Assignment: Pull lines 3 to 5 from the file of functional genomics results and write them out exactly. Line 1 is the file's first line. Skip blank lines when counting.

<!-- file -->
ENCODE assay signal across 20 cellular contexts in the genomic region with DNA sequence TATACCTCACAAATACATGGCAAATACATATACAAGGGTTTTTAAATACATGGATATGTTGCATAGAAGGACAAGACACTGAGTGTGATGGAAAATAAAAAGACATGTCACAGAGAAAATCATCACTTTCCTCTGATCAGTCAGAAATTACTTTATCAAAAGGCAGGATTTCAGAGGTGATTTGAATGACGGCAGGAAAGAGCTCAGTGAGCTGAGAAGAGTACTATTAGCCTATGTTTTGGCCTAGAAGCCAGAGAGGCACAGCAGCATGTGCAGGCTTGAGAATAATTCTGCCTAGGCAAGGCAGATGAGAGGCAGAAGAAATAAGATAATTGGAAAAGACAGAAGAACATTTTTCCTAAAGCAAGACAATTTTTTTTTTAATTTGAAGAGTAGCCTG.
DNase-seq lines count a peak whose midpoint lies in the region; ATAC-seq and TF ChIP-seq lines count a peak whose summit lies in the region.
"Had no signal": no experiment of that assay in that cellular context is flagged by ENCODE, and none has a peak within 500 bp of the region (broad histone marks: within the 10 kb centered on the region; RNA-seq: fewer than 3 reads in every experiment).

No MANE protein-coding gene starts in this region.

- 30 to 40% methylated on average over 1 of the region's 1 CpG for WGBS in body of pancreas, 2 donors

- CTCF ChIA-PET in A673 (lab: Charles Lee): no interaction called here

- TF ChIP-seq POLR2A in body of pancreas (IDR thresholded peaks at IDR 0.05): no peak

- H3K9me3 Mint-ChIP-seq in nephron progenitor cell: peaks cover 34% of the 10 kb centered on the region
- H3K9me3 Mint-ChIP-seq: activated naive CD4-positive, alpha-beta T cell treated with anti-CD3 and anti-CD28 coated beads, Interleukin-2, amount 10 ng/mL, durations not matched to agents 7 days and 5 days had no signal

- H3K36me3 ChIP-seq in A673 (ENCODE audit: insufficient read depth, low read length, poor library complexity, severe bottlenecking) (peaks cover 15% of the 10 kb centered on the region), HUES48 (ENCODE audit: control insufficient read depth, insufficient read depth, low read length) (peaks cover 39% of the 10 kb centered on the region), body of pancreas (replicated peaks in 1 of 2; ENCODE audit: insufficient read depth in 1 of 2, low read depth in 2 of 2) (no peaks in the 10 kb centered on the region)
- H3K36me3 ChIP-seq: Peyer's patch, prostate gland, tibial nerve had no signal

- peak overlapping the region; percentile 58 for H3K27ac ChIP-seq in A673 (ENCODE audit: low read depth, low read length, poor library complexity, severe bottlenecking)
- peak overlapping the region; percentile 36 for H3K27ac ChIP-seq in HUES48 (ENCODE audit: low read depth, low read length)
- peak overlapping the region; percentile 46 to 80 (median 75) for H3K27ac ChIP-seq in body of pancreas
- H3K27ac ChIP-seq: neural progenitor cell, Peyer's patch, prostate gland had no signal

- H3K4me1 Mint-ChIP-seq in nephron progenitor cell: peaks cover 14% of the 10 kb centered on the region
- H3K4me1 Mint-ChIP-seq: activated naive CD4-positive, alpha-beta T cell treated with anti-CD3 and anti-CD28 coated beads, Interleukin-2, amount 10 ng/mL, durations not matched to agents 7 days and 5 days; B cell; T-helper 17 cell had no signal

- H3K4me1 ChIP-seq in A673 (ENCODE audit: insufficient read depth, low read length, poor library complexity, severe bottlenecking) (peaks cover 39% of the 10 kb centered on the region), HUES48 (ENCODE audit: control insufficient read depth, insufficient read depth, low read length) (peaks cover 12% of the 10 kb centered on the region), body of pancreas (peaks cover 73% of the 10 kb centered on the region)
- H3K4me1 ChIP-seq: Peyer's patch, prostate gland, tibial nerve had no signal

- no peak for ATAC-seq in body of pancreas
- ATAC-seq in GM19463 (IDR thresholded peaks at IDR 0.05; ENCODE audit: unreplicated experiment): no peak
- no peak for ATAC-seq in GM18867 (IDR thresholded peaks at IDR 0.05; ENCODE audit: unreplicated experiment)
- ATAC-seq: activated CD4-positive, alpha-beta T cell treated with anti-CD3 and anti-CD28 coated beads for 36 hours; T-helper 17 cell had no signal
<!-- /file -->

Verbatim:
"Had no signal": no experiment of that assay in that cellular context is flagged by ENCODE, and none has a peak within 500 bp of the region (broad histone marks: within the 10 kb centered on the region; RNA-seq: fewer than 3 reads in every experiment).

No MANE protein-coding gene starts in this region.

- 30 to 40% methylated on average over 1 of the region's 1 CpG for WGBS in body of pancreas, 2 donors